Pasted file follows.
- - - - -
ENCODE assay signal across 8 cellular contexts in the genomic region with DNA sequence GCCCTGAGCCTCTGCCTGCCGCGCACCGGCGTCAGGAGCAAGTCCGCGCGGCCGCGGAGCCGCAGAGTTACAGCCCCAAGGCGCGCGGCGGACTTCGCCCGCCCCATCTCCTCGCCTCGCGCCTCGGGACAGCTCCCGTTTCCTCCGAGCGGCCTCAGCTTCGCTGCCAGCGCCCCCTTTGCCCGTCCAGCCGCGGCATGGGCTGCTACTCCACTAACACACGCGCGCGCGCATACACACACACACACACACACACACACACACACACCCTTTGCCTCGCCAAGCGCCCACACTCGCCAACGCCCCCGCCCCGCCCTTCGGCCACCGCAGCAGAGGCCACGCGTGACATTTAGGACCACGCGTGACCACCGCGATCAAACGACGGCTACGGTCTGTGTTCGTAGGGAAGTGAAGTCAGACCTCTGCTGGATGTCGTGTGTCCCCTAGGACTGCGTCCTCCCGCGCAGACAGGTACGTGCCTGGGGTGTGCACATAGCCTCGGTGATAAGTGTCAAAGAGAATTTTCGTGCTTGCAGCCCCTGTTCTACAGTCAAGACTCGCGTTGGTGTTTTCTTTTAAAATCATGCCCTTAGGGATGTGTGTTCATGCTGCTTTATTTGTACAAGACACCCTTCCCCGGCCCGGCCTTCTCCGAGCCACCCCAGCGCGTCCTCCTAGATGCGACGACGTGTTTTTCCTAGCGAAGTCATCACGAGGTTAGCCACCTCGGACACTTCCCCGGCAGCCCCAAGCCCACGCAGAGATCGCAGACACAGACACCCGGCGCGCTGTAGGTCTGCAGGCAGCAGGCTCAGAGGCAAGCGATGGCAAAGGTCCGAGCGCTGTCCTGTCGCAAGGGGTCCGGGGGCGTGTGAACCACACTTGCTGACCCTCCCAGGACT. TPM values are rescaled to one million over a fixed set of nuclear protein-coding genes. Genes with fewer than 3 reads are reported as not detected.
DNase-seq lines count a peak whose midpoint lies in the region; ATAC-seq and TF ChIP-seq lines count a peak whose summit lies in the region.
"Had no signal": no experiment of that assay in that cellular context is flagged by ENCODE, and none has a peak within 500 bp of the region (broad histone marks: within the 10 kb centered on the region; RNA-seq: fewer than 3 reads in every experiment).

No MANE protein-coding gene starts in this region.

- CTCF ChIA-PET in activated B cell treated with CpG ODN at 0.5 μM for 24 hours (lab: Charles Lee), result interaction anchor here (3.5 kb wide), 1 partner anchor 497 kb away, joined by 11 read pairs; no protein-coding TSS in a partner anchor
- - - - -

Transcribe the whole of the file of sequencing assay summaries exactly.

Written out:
ENCODE assay signal across 8 cellular contexts in the genomic region with DNA sequence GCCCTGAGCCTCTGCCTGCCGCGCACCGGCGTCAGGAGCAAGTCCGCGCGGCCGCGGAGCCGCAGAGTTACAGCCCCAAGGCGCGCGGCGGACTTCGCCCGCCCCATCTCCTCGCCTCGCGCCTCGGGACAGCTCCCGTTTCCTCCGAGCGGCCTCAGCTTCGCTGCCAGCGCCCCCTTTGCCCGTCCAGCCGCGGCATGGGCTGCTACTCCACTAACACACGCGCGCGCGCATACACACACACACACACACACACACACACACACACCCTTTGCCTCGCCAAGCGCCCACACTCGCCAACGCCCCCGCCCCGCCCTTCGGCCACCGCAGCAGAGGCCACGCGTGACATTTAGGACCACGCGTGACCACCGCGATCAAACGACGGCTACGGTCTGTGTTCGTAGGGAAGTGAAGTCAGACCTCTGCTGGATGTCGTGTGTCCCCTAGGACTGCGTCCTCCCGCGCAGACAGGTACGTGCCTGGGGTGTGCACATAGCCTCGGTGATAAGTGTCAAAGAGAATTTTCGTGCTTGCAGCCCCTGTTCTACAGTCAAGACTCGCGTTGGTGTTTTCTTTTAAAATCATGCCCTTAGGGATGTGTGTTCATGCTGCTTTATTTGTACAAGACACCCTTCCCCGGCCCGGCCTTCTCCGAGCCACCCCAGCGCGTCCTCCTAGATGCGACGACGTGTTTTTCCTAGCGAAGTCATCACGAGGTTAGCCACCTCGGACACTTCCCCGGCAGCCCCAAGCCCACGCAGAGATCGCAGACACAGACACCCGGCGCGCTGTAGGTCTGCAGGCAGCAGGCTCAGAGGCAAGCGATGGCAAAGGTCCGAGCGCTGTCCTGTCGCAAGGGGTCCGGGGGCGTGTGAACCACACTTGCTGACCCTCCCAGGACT. TPM values are rescaled to one million over a fixed set of nuclear protein-coding genes. Genes with fewer than 3 reads are reported as not detected.
DNase-seq lines count a peak whose midpoint lies in the region; ATAC-seq and TF ChIP-seq lines count a peak whose summit lies in the region.
"Had no signal": no experiment of that assay in that cellular context is flagged by ENCODE, and none has a peak within 500 bp of the region (broad histone marks: within the 10 kb centered on the region; RNA-seq: fewer than 3 reads in every experiment).

No MANE protein-coding gene starts in this region.

- CTCF ChIA-PET in activated B cell treated with CpG ODN at 0.5 μM for 24 hours (lab: Charles Lee), result interaction anchor here (3.5 kb wide), 1 partner anchor 497 kb away, joined by 11 read pairs; no protein-coding TSS in a partner anchor